Floral art is full of surprises

Whenever we think of the main rites of passage in life, from weddings to funerals, we take for granted, perhaps, that the services of a florist will be on hand to help us mark the occasion. This month, though, seems to have been as much about that other large area of floristry work, ‘Other Occasions’ – all those diverse other events that make interesting and unusual demands on our creativity and floral art skills.

One key commemoration this summer has of course been the First World War 2014-2018 WW1 Centenary and the marking of the D-Day landings. Community groups and local organisations across the country have been busy planning events to honour previous generations and remind the new ones of the historical impact of the two world wars.

This is my contribution to one event in a picturesque corner of Cornwall, as part of Charlestown Church Flower Festival. The theme for this element of the event was, ‘There’ll Always be an England’, based on Rule Britannia, to commemorate D-Day.

RuleBritannia

 

 

 

 

 

 

 

When the event finished, the flowers in my entries were still fresh and vibrant, so I rearranged them and donated the resulting creations to Mount Edgcumbe Hospice to be enjoyed there.

Later in the month, an even more unusual floral challenge awaited me around around the corner, set by the ‘Academy of Floral Art’ in Exeter, where I trained…

This summer, Ambius, the world’s largest interior landscaping company, decided to commission a celebration of Britain’s sporting achievements. Following a poll conducted to find the nation’s favourite sporting heroes and heroines, Ambius came up with the idea of asking floral experts to create works to celebrate these outstanding individuals.

I was one of the group of students and teachers from the Academy of Floral Art chosen to design floral portraits of the trio of winners – Andy Murray, Jessica Ennis-Hill, and Lewis Hamilton – made entirely out of natural plants and flowers. Let me tell you, this was no easy task.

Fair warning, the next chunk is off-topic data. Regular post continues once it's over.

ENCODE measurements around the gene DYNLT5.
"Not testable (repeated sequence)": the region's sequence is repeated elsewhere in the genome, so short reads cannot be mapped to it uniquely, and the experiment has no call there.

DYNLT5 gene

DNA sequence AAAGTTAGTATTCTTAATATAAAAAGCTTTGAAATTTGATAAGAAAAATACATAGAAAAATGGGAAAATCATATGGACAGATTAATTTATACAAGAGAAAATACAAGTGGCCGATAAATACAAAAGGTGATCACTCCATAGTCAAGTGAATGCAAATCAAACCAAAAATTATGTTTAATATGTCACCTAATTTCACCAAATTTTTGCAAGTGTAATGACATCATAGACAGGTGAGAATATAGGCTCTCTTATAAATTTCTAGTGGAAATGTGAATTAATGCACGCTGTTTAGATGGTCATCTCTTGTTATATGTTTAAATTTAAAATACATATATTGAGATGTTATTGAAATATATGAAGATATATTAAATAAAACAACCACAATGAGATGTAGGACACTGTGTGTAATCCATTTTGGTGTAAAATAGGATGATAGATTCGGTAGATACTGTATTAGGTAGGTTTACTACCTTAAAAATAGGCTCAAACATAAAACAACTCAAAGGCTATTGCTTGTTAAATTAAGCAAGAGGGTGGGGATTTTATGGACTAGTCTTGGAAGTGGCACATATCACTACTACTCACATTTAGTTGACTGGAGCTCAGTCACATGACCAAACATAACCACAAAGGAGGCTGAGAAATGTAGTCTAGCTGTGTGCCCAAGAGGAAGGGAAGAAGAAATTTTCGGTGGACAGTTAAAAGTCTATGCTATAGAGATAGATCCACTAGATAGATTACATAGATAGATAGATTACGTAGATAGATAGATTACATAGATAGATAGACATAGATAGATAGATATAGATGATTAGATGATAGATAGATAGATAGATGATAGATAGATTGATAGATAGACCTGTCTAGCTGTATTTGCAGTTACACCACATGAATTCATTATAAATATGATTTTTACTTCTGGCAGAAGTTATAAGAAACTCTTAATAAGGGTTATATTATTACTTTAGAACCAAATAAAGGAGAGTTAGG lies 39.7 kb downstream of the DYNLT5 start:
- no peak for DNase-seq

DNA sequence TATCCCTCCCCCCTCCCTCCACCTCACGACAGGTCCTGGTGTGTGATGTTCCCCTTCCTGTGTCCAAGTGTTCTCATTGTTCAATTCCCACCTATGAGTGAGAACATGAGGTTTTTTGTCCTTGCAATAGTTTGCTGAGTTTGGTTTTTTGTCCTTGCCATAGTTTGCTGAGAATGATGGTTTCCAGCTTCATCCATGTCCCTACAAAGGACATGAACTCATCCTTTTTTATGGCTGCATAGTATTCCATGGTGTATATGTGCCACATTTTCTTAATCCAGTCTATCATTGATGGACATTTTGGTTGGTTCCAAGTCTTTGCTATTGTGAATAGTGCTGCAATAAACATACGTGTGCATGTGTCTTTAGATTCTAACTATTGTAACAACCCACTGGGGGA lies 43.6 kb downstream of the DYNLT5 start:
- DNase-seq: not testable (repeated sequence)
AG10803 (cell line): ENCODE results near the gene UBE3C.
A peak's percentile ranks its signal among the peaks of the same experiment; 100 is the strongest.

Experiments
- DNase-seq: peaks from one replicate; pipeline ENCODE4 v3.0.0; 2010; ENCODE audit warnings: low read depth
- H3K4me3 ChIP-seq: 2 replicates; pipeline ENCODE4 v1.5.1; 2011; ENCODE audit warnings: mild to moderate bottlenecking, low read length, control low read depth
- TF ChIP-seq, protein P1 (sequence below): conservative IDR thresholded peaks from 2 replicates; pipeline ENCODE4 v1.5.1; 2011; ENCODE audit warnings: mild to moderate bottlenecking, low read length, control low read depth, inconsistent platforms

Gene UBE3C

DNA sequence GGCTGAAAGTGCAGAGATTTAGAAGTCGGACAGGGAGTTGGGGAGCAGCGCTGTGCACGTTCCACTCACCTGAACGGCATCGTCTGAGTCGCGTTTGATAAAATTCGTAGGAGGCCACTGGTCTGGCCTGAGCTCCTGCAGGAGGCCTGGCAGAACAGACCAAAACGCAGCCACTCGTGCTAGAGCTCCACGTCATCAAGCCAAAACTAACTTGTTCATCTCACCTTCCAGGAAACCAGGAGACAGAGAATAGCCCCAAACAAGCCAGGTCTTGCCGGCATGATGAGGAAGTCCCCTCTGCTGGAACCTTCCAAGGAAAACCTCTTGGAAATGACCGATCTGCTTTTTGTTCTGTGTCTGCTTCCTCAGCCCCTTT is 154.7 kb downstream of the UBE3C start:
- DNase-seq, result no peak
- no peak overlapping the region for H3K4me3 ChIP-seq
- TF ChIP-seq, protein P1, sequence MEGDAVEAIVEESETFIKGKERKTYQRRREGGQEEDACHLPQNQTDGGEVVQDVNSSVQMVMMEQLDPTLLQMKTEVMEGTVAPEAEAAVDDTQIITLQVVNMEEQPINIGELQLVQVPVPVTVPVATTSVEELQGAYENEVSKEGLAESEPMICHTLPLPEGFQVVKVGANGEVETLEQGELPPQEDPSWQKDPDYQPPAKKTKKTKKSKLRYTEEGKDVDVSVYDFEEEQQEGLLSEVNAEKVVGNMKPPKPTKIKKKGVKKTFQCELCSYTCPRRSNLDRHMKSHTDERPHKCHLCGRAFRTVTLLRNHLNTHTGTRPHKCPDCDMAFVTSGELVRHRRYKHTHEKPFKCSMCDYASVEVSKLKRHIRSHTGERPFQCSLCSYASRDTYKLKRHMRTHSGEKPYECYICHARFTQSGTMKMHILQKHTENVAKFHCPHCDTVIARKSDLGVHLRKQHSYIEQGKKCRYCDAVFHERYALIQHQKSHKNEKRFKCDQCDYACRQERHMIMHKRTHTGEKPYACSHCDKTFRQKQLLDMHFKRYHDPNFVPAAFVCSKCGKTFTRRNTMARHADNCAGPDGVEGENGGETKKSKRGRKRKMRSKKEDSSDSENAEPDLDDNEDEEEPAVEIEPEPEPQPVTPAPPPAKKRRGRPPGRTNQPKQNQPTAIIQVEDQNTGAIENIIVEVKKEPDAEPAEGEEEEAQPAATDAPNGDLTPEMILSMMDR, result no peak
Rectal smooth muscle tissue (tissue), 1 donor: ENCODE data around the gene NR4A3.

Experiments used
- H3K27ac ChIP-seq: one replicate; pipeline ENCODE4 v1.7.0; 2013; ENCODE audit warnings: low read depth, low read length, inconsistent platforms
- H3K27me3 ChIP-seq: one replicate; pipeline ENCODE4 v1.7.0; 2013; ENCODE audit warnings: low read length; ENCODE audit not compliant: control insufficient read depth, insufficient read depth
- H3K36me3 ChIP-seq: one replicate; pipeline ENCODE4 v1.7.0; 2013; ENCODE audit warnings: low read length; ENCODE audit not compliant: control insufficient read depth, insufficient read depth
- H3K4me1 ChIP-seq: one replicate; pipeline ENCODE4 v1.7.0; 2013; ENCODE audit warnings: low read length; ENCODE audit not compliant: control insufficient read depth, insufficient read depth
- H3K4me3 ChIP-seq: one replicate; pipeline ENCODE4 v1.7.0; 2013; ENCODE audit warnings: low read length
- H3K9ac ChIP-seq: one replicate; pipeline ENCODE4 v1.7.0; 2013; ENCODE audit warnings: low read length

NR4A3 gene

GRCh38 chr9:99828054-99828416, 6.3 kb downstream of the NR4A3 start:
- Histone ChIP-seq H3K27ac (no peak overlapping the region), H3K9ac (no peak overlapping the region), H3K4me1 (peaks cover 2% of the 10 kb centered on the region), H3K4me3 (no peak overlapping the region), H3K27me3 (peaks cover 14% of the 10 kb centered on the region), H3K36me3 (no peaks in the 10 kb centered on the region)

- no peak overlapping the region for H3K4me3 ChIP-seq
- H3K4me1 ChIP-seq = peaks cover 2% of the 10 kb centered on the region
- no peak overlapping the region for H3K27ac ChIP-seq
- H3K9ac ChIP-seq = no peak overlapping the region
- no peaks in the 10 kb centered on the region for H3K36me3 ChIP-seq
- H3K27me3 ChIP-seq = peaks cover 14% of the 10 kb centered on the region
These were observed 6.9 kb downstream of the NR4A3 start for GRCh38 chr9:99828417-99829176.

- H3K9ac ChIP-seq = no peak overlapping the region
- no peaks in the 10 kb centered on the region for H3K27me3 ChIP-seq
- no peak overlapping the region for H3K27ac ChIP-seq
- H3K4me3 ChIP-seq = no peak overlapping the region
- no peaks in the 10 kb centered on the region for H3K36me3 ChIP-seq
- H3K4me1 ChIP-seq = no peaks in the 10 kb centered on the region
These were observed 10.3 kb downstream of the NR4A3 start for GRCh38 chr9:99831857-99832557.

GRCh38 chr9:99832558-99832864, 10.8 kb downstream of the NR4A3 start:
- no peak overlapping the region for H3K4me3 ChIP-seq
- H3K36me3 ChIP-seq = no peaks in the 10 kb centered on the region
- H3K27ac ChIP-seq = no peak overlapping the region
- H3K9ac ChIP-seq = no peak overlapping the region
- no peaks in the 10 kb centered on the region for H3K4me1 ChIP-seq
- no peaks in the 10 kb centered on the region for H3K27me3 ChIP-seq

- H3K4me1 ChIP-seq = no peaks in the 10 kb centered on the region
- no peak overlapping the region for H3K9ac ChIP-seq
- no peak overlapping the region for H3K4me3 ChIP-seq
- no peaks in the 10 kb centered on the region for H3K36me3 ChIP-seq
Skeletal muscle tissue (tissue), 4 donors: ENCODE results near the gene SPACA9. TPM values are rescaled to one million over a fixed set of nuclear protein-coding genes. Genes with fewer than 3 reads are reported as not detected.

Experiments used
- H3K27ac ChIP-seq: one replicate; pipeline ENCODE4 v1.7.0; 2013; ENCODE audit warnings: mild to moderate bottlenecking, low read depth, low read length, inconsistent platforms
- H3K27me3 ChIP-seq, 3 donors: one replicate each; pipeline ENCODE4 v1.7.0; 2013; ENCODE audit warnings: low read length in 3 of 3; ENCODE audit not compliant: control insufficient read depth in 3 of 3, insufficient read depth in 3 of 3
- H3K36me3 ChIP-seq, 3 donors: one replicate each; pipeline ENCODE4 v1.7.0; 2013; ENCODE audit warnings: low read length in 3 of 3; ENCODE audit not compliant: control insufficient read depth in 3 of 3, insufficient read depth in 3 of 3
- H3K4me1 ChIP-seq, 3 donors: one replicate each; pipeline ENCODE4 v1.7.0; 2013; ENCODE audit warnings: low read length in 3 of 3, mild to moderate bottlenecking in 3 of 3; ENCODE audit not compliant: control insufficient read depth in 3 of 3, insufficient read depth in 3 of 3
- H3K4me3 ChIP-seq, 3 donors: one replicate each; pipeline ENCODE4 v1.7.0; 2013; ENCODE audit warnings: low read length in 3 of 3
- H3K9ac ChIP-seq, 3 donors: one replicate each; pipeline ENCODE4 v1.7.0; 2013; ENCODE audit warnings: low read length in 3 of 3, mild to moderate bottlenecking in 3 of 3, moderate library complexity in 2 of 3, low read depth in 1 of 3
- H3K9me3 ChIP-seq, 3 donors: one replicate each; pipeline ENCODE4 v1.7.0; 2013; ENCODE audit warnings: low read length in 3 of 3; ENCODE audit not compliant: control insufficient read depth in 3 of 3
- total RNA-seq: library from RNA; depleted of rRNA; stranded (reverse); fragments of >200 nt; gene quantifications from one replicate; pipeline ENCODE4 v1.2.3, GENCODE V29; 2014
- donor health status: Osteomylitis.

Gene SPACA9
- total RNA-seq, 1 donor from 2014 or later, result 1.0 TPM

But it gave us an opportunity to plan complex work on a large scale and really show our floristry skills. We were determined to source flower material solely from a local British flower grower and wholesaler, and found plenty of locally grown material to create contrast, colour, and texture to the faces, including Dianthus, Eucalyptus and Beech leaves.

We were quietly chuffed with the results – see what you think – I’ve posted the portraits on over on my Facebook page here.

RHS Hampton Court Palace Flower Show

Our work is driven by our simple love of plants and the belief that gardeners make the world a better place.” [The Royal Horticultural Society]

It’s a simple statement, but as anyone who has been to Hampton Court, or the Royal Chelsea Flower Show, or taken part in ‘Britain in Bloom’ knows, the RHS encompass a huge and renowned range of initiatives and projects. They’re involved in everything from plant and pest research to international garden design, from providing primary education resources to support for professional courses, from local conservation drives, to world famous competitions showing the finest produce – including the best of the floral arts.

If you’re a gardener or you work in the floral industry, like me, the RHS are the important and prestigious ‘go to’ organisation. They set the standards for our industry, judge our efforts and give our work that all important stamp of approval. And yesterday, I went there – or more precisely I went to the RHS Hampton Court Flower Show to take part in the first year of a new competition, Floristry College of the Year.

I was one of the team who created the competition entry on behalf of The Academy of Floral Arts in Exeter, where I trained. The Academy was among the finalists and we had a nail-biting few hours whilst our piece was judged.

However, there was plenty to see to take our minds off the judging. The arrangements in the floral marquee were stunning, and we were busy networking, taking pictures for inspiration, shaking hands with fellow competitors. It was only really on the way back home, after a long but exciting trip, after the publicity photographs, the congratulations, when our team had time to absorb the results of the day’s efforts.

We won GOLD. As you can imagine, all of us are delighted with having the standard of our floral design and creation work recognised with such a prestigious award.

RHS Floristry College Gold Award